• Horizon provides the Helpdesk Utility and vRealize for View, which are also capable administrative tools, but have only basic functionality compared to the Citrix offering.

Provisioning

Citrix provides Machine Creation Services (MCS), while VMware provides Linked Clone, both of which allow creation of virtual desktops from base images.

The primary differentiation between them is that Citrix provides Provisioning Services (PVS), a streaming technology that can automatically deliver patches and updates to virtual desktops through a shared image. VMware offers Instant Clones, which provides rapid creation of desktop pools using vmFork technology. The primary difference is that PVS provides updates via the network, while Instant Clones commits resources directly to storage.

Administrator UI

Citrix provides Storefront, a powerful management interface that gives administrators exact control over the desktop user experience. However, configuration of View Connections is less convenient, relying on configuration files. VMware provides Horizon Administrator, which lets you configure the Connection Server and manage desktops and applications, but at a lower level of granularity compared to Citrix.

Connection gateway

Citrix provides Citrix Gateway, which is a very capable solution, but requires additional licenses and specialized personnel to manage. It is based on NetScaler, which requires networking expertise to manage. VMware Security Server is less fully featured but very easy for beginners. You can import your device and deploy UAGs with just a few clicks in a wizard interface.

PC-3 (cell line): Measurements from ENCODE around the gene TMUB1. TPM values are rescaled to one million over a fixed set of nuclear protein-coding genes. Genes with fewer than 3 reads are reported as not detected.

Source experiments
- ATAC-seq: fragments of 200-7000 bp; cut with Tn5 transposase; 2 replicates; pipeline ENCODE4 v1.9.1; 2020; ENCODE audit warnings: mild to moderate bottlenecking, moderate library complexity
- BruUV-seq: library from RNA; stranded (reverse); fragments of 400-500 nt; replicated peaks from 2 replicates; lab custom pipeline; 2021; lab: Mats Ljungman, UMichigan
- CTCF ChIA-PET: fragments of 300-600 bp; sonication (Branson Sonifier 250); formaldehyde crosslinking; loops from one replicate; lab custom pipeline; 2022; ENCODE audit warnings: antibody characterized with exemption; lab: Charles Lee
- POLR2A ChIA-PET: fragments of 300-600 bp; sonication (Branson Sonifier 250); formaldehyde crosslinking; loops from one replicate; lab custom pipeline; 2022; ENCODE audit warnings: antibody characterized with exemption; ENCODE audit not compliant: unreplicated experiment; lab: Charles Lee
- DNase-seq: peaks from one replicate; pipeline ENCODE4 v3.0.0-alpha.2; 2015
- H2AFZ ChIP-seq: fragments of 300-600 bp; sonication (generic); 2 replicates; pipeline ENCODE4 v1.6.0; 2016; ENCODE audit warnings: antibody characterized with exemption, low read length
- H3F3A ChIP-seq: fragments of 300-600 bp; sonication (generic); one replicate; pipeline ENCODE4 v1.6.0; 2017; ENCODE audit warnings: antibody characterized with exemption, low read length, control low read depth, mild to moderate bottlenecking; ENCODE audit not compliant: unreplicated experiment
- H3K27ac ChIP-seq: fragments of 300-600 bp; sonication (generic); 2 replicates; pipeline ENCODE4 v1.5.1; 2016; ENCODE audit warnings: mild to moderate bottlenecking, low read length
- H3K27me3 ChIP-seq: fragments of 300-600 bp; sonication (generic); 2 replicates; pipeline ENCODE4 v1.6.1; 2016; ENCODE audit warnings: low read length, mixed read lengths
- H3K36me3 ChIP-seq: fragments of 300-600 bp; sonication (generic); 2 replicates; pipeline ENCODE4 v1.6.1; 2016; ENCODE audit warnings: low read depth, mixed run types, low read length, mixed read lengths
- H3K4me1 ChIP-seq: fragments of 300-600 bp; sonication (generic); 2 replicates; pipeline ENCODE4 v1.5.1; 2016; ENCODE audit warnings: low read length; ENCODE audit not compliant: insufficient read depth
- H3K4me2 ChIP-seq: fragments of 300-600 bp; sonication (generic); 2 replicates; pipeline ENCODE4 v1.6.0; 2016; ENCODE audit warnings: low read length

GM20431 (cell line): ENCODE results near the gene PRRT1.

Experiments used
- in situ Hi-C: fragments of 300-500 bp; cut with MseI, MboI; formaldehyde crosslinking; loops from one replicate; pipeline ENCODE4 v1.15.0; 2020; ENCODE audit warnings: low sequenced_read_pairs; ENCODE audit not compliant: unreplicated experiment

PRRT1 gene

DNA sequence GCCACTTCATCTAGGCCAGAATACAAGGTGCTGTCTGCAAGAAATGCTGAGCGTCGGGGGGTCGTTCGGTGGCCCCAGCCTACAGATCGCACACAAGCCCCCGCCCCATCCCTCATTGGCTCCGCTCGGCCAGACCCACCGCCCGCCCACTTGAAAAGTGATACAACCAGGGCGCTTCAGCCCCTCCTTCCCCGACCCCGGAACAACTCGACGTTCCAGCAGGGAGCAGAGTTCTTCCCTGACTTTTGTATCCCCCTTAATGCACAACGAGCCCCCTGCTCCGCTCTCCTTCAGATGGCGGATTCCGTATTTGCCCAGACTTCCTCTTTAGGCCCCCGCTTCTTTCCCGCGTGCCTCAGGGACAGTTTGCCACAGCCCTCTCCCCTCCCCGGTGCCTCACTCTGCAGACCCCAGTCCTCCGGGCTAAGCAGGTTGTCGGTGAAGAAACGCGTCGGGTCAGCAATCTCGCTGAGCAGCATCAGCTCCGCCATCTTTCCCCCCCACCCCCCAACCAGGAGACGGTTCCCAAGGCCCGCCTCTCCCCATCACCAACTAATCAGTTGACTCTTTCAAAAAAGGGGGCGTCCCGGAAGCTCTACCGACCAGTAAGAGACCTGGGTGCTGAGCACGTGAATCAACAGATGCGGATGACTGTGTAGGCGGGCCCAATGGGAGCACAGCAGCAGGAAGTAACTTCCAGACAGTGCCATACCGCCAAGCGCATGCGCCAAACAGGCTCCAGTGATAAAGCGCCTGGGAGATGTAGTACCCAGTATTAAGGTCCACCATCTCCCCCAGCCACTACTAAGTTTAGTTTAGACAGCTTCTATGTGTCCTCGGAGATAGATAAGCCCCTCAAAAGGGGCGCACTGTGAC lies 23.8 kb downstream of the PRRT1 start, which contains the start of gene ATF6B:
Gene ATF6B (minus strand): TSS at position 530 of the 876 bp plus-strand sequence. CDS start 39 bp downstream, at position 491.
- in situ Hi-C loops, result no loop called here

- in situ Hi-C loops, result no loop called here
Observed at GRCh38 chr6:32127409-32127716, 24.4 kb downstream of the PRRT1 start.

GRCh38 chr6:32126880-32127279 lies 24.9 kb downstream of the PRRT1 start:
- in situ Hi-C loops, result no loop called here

Citrix or VMware?

Both Citrix and VMware are veteran players in the VDI space. Each solution has its unique value proposition:

  • VMware focuses on stability and reliability, is a simplified and easier to use solution, but provides less advanced management and communication features.
  • Citrix is the clear winner in features and management options, and also offers a better user experience due to customization options in the desktop environment. However, it is also more complex to deploy and more expensive to maintain in the long term.

Ultimately, the best choice will depend on your strategy and goals. Consider your need for advanced features, the total cost of ownership of each solution, and the technical expertise you have on staff. As always, conduct a pilot project to determine technical requirements and receive end user feedback before moving forward with a full deployment.

About Author: Eddie Segal I'm an electronics engineer with a Master’s Degree from Be’er Sheva University, a big data and web analytics specialist, and also a technology writer. In my writing I cover subjects ranging from cloud computing to agile development to cybersecurity and deep learning.
Disclaimer: The information contained in this article is for general information purpose only. Product features and information are subject to change. This information has been sourced from the websites and relevant resources available in the public domain of the named vendors as on April 2021. Wire19 makes best endeavors to ensure that the information is accurate and up to date, however, it does not warrant or guarantee that anything written here is 100% accurate, timely, or relevant to the website visitors.